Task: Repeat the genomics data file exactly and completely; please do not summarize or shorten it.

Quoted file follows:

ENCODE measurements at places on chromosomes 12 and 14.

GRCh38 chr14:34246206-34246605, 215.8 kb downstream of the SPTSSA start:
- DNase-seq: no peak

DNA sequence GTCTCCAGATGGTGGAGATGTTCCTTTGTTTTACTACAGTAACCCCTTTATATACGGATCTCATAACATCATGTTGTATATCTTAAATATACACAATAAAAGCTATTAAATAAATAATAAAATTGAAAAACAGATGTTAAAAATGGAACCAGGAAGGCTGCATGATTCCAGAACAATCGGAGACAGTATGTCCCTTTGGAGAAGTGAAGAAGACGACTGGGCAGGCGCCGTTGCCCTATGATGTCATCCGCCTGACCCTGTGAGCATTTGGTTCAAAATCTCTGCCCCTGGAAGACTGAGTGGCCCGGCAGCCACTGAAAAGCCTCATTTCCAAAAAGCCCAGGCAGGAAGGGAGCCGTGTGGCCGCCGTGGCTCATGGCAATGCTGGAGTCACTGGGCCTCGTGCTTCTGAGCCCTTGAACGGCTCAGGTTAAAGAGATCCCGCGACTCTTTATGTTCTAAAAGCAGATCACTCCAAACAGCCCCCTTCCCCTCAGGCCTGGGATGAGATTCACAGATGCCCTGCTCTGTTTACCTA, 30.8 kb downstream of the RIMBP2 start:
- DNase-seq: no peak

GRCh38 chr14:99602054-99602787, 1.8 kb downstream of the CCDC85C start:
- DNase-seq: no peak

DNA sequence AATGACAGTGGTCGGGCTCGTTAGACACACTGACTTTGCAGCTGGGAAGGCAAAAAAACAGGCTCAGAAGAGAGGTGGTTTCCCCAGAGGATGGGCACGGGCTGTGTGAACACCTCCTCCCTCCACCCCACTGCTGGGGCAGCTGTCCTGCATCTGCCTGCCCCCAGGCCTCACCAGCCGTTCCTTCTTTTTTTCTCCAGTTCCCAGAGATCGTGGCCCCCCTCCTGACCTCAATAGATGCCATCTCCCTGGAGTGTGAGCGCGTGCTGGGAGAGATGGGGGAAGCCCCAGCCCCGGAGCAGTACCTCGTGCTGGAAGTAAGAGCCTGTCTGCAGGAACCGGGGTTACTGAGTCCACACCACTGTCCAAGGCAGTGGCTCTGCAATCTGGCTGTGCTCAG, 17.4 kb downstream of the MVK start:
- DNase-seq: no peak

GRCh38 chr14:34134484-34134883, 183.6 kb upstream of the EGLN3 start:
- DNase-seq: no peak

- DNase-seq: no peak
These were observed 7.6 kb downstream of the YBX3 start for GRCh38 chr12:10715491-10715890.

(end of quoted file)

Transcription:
ENCODE measurements at places on chromosomes 12 and 14.

GRCh38 chr14:34246206-34246605, 215.8 kb downstream of the SPTSSA start:
- DNase-seq: no peak

DNA sequence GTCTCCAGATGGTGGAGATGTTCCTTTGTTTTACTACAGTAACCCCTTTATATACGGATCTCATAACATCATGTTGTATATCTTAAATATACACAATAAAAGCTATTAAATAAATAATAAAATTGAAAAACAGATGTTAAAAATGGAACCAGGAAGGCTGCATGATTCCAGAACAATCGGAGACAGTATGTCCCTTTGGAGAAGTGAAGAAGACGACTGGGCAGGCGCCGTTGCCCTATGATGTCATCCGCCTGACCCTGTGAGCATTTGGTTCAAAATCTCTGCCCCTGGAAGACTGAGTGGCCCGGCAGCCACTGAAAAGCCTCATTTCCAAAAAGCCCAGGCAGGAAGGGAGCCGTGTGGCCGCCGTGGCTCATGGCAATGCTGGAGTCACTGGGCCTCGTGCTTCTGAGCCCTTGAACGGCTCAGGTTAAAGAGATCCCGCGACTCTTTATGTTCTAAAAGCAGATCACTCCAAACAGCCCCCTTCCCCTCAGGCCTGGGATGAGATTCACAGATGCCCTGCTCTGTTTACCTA, 30.8 kb downstream of the RIMBP2 start:
- DNase-seq: no peak

GRCh38 chr14:99602054-99602787, 1.8 kb downstream of the CCDC85C start:
- DNase-seq: no peak

DNA sequence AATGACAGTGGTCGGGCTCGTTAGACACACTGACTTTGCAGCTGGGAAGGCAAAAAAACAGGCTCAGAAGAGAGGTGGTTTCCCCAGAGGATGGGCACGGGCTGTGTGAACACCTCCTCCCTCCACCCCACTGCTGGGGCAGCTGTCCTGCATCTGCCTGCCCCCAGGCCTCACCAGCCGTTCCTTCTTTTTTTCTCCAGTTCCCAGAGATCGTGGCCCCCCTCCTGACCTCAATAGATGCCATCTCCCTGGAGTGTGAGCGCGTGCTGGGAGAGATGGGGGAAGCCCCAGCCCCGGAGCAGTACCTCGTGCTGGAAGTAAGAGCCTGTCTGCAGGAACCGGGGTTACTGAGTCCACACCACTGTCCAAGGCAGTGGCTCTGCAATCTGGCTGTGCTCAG, 17.4 kb downstream of the MVK start:
- DNase-seq: no peak

GRCh38 chr14:34134484-34134883, 183.6 kb upstream of the EGLN3 start:
- DNase-seq: no peak

- DNase-seq: no peak
These were observed 7.6 kb downstream of the YBX3 start for GRCh38 chr12:10715491-10715890.